Hello, readers.

It occurred to me somewhere in these recent years that I don’t really write, and never really wrote, this blog for you. I think, perhaps, the readers to whom each of these blog posts are addressed might constitute something of my own heart’s choir. These blog posts, and all of my writing, perhaps, being the songs that this choir needs to hear. We all have to fill the well, somehow. Now, I suppose, more than ever. It is always now, though, of course. Even in the past and always in the future.

I visited Rome. Here is a picture, among other things, displaying one part of one story spiraling in and out of time. The column is called Trajan’s column. It was constructed about 2,000 years ago. It tells the story, in scenes carved in an upward spiral, of how Trajan mustered many Roman legions and defeated a people called the Dacians. The Dacians made their home in what is now Romania. One of the things that stood out to me about this column is that it was still standing. All around it are ruins of the Roman Empire whose skill at ruining other civilizations is what the column itself is all about. At a cafe I met a couple from Islington. They were named Michelle and Olly. Or possibly Ollie. I didn’t check the spelling. We talked about the magic of seeing all the old things. And it is a kind of magic. I found myself drawn, though, to how unmagical it seemed. Not in the way of being boring, but in the way of being embodied. In some ways there was nothing magic about anything I saw in Rome. But somehow that felt, in its own way, kind of magical. Embodiment being one of the more powerful forms of magic.

History, I suppose, is always within reach. You can touch a tree and be transported back hundreds, if not thousands of years. But to see a story carved in stone. To be able to smell that stone. To be able to stand in contemplation of how some stories last and some stories do not. Let me tell you. It was a thing.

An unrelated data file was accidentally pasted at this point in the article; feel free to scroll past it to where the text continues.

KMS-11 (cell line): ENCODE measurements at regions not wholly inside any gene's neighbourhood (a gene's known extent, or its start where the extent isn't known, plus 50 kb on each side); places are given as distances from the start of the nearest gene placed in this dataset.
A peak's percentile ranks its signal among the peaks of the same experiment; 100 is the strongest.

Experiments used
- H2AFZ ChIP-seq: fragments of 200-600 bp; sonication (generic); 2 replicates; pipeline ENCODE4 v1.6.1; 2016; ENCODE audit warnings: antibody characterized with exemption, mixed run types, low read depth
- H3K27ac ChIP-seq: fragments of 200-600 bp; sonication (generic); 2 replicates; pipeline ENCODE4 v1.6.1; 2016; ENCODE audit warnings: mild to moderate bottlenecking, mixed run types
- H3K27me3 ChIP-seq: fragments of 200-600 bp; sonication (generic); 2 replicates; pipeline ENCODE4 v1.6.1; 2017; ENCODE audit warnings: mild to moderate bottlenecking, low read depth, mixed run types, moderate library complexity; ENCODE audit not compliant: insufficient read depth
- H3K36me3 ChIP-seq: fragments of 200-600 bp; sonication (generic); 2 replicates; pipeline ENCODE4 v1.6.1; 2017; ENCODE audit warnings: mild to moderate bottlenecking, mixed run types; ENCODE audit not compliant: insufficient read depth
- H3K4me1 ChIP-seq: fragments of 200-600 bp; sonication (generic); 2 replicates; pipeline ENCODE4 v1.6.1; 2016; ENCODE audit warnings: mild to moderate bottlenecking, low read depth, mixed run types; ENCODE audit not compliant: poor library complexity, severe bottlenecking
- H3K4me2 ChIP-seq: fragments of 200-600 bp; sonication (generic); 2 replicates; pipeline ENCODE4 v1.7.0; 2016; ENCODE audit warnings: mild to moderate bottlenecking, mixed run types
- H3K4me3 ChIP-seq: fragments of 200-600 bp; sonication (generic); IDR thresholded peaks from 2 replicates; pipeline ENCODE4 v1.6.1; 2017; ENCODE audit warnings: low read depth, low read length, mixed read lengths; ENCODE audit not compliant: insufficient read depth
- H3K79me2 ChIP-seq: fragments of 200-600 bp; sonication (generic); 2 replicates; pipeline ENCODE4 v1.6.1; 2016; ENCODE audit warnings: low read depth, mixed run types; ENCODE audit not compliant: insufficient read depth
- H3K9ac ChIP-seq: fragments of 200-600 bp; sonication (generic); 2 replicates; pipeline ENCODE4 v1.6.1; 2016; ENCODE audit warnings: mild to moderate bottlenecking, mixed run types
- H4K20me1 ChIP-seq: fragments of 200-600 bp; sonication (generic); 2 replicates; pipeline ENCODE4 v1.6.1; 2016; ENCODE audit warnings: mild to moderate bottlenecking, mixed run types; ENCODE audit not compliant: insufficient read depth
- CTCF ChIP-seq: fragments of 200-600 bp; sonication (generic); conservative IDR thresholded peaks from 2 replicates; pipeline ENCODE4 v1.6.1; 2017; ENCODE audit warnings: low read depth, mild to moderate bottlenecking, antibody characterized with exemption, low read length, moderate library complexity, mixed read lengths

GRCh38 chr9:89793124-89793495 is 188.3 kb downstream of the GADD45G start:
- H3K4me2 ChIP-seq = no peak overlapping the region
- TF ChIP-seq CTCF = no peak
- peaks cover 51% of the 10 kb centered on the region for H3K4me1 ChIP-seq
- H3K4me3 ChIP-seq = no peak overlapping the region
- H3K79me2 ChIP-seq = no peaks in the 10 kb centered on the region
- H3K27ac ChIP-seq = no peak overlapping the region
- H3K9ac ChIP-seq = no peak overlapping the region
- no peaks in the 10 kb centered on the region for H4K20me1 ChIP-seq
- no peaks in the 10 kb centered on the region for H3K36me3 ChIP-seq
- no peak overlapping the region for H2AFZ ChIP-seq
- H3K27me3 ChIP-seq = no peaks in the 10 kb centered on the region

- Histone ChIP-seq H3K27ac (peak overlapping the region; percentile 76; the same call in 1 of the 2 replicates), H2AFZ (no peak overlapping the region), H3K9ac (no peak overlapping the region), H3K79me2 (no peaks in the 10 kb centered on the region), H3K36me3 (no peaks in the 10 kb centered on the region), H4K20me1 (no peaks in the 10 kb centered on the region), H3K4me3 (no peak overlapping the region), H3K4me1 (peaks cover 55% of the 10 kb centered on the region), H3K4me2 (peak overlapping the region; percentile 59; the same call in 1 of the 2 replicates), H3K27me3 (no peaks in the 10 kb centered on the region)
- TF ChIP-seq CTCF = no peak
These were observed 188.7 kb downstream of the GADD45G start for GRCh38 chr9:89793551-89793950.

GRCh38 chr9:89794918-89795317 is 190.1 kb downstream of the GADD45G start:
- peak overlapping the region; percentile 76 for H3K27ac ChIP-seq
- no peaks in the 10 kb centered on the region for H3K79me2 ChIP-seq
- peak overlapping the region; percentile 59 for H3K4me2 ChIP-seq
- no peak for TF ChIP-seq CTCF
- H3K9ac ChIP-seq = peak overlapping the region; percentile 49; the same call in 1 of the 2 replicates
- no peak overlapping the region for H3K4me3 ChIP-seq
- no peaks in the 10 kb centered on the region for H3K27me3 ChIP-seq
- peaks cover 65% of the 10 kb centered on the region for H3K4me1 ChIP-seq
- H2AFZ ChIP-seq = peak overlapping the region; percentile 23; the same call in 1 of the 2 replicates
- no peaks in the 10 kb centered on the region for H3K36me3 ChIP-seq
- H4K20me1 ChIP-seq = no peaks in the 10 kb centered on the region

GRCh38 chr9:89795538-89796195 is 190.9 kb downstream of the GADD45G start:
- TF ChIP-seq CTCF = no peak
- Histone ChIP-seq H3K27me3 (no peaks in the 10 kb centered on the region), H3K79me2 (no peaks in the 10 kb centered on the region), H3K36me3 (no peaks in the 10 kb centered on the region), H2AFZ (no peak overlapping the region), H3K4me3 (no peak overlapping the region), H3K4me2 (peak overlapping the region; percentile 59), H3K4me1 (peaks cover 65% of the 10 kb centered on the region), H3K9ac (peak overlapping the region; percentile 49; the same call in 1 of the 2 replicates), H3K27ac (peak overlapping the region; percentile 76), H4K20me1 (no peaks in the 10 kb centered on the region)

Here is a picture of a foot. It is the foot from a sculpture called The Diver.

Damien Hirst is the sculptor.

Hirst was born in Bristol in 1965. He made a series of sculptures in which he made use of real dead things such as sharks, sheeps, and a cow. Oh my. The place where I saw this sculpture of a diver was the Galleria Borghese. The gallery was full of Caravaggio’s and incredible painted ceilings. Many of Hirst’s sculptures were portrayed as, themselves, being ancient. There was another sculpture of a giant foot and a curious squirrel. That one was also cool, but I will leave it to your imagination.

The thing I liked best about the sculpture of the diver is that the diver appeared to be diving into the artwork on the ceiling. That and the color. And also the coral. There were many things I liked, really.

There was also in this gallery a group of violinists. They were practicing for a later show, and so the main room of this gallery in which there was the ceiling art and the curious squirrel and the diver that appeared to be diving into the ceiling also contained the verve of Vivaldi.

Sometimes things turn out alright.

Happy Sunday, readers. Everything I write is for you. Don’t ever let anyone tell you different.


p.s. Violins